Review: Paths of Glory (1957)

Paths of Glory (1957) 
Dir. Stanley Kubrick 
Starring: Kirk Douglas, Adolphe Menjou, Ralph Meeker

Stanley Kubrick once said, "Man isn't a noble savage, he's an ignoble savage. He is irrational, brutal, weak, silly....I'm interested in the brutal and violent nature of man because that is the true image of him." The tension between this cynicism about mankind, its essential animalism, and our attempts to evade such a truth permeate much of Kubrick's work. Certainly this attitude informs his stunning 1957 anti-war film, Paths of Glory; rarely is mankind's foolish brutality so clearly at play.

 Set during a near impossible offensive by the French military during the First World War, it dedicates itself to the purgatorial idiocy and shocking arrogance of military middle-management. The officers here are self-satisfied, wealthy men belonging to a crumbling imperial age, of the sort who believe that all common soldiers are dispensable and that any slight unwillingness to die like a dog is an act of treasonous cowardice. Truly in the tradition of the "lions led by donkeys" approach to the Great War, Kubrick takes care to capture the officers' absurd near-grotesquerie, their handling with kid gloves of all issues, making such remarks as, "Your men died wonderfully," with utmost preciousness.

  The only man to seemingly see through this repellent charade is Colonel Dax, played with upright, righteous aplomb by Kirk Douglas. He has been asked to lead his men into a suicidal mission; when three of his men are court-martialed for cowardice in the face of the enemy, he takes a stand and attempts to defend them any way he can, knowing they have been made examples of. Kubrick was already showing his capacity for staging actors compellingly against filmic space; several long tracking shots follow Douglas around the trenches, barely flinching as artillery explodes overhead; men huddle to his left and right,  clusters of bayonet-ends poised idly in the air. In another scene, we see the regimented ornament of soldiers and officers standing at attention; they form odd black pockets and quadrangles against the courtyard where they gather, an alienating portrait of the insect uniformity of the military.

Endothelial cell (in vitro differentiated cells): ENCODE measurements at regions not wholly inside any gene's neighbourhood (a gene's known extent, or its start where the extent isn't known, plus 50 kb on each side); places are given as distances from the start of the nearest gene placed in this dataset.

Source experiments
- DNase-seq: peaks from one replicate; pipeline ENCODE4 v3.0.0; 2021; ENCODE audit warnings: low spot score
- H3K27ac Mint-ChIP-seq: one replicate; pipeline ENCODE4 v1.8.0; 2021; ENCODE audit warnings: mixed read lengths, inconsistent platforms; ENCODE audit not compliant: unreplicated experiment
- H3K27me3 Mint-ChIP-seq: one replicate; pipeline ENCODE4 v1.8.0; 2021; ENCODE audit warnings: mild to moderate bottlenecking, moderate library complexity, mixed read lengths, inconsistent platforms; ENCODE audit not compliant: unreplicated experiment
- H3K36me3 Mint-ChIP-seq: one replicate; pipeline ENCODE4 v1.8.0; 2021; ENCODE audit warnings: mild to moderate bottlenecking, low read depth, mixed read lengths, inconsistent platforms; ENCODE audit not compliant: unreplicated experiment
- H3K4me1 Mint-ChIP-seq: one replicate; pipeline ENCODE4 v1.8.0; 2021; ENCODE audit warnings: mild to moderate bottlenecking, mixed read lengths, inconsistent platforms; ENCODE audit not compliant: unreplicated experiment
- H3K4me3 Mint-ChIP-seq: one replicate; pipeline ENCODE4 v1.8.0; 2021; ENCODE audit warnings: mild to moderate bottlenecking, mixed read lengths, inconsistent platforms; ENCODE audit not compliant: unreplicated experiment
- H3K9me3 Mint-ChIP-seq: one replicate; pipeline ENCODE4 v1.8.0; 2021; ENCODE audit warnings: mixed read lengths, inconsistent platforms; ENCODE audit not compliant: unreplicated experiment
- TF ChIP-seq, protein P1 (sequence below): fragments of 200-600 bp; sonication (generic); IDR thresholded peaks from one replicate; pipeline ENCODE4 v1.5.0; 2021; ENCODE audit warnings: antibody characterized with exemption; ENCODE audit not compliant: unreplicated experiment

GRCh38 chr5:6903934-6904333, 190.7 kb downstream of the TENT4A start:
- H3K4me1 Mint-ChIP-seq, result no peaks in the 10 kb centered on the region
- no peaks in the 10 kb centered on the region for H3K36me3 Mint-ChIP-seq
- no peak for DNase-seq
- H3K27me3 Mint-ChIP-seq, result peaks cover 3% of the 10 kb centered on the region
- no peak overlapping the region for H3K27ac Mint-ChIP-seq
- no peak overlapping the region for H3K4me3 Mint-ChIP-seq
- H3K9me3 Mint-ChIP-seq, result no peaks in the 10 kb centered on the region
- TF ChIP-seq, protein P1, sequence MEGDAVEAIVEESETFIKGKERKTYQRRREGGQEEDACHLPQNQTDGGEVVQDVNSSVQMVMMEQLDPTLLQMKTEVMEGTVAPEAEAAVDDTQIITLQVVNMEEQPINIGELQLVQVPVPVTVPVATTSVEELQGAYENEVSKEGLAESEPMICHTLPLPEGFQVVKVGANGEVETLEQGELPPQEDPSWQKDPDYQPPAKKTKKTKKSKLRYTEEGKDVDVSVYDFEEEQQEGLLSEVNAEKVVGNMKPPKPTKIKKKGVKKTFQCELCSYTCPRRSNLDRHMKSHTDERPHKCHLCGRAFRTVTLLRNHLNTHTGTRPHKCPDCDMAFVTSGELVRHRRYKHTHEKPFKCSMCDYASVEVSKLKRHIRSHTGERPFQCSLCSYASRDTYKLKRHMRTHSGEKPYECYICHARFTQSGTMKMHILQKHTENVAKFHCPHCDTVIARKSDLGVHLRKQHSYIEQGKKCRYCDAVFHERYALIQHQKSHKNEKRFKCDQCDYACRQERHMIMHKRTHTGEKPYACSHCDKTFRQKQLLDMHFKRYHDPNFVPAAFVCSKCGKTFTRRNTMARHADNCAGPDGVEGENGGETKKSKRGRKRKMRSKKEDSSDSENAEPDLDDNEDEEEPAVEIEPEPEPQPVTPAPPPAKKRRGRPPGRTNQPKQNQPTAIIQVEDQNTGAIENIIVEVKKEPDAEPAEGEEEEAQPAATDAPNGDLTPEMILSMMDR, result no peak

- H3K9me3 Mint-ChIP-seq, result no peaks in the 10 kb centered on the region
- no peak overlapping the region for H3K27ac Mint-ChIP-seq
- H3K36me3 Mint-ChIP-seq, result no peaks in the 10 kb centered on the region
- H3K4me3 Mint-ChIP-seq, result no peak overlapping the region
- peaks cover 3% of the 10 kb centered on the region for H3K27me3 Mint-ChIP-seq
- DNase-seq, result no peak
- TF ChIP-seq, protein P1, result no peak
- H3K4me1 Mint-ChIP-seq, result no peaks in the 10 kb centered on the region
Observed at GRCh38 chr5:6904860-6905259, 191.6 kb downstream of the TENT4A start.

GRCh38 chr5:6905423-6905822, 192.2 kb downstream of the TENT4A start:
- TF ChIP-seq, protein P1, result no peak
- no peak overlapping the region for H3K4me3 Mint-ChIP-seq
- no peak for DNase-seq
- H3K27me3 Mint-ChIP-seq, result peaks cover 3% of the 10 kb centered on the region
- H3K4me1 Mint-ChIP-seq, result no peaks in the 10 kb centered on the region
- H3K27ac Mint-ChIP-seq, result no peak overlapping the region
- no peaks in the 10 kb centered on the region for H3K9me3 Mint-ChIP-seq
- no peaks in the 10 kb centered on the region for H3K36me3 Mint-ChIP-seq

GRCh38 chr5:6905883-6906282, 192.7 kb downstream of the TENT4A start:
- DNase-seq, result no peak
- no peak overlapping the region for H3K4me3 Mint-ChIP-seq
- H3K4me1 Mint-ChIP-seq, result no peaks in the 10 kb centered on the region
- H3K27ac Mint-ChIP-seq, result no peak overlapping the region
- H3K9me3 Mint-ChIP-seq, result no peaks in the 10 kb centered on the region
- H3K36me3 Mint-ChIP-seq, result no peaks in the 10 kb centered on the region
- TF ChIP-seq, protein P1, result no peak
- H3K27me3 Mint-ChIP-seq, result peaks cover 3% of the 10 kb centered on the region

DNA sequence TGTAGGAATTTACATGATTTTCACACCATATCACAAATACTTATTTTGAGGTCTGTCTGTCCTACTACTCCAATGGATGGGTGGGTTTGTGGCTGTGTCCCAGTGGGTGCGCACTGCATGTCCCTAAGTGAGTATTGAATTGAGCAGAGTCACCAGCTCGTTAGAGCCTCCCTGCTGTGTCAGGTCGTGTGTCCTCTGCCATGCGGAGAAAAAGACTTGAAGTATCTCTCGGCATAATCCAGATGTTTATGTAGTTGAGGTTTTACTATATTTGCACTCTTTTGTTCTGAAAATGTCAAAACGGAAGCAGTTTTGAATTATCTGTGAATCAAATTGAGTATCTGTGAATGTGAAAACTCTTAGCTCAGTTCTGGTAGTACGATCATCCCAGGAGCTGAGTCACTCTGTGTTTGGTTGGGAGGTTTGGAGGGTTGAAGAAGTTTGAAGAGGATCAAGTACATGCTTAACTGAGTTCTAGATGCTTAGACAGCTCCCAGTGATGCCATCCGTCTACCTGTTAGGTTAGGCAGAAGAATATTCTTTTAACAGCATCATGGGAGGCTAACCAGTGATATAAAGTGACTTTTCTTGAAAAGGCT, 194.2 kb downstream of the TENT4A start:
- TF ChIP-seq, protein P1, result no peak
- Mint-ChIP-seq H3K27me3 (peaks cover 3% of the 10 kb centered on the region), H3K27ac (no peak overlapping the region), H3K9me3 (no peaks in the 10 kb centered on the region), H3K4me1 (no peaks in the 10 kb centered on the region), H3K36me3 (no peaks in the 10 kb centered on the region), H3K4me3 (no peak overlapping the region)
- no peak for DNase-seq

In a scene where a tearful young German woman is shoved onto a stage in front of an audience of raucous French soldiers, we may fear for the worst. Her terror, and their lechery, is palpable. Instead, she begins to sing - in the language of the enemy, nonetheless - and the soldiers' faces slowly slacken from their hardened poses into a collective, cathartic reverie. Kubrick has allowed a small sliver of redemption for the human spirit, after all; decent men and women are crushed by the injustice of indifferent politicking, but also the fundamental absurdity of the war machine.


Featured in

Featured in